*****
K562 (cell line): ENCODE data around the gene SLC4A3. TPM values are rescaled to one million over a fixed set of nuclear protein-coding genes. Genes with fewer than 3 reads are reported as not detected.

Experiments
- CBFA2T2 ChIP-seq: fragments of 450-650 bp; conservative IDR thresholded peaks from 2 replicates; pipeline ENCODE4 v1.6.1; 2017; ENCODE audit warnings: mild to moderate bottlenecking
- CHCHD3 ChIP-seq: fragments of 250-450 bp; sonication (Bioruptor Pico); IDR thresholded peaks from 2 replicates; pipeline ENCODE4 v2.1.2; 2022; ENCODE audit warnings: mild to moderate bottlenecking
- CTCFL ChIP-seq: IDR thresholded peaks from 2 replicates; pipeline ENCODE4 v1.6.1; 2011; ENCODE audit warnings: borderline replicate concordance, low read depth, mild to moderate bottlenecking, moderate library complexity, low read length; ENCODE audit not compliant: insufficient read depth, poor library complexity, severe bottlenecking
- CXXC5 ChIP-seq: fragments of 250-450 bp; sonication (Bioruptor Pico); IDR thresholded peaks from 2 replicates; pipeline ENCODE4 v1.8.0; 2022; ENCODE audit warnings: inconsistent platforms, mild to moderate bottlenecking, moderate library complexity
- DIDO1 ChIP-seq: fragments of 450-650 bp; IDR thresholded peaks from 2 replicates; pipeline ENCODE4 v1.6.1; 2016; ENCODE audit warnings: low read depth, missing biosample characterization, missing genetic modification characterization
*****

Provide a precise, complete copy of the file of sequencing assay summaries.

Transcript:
K562 (cell line): ENCODE data around the gene SLC4A3. TPM values are rescaled to one million over a fixed set of nuclear protein-coding genes. Genes with fewer than 3 reads are reported as not detected.

Experiments
- CBFA2T2 ChIP-seq: fragments of 450-650 bp; conservative IDR thresholded peaks from 2 replicates; pipeline ENCODE4 v1.6.1; 2017; ENCODE audit warnings: mild to moderate bottlenecking
- CHCHD3 ChIP-seq: fragments of 250-450 bp; sonication (Bioruptor Pico); IDR thresholded peaks from 2 replicates; pipeline ENCODE4 v2.1.2; 2022; ENCODE audit warnings: mild to moderate bottlenecking
- CTCFL ChIP-seq: IDR thresholded peaks from 2 replicates; pipeline ENCODE4 v1.6.1; 2011; ENCODE audit warnings: borderline replicate concordance, low read depth, mild to moderate bottlenecking, moderate library complexity, low read length; ENCODE audit not compliant: insufficient read depth, poor library complexity, severe bottlenecking
- CXXC5 ChIP-seq: fragments of 250-450 bp; sonication (Bioruptor Pico); IDR thresholded peaks from 2 replicates; pipeline ENCODE4 v1.8.0; 2022; ENCODE audit warnings: inconsistent platforms, mild to moderate bottlenecking, moderate library complexity
- DIDO1 ChIP-seq: fragments of 450-650 bp; IDR thresholded peaks from 2 replicates; pipeline ENCODE4 v1.6.1; 2016; ENCODE audit warnings: low read depth, missing biosample characterization, missing genetic modification characterization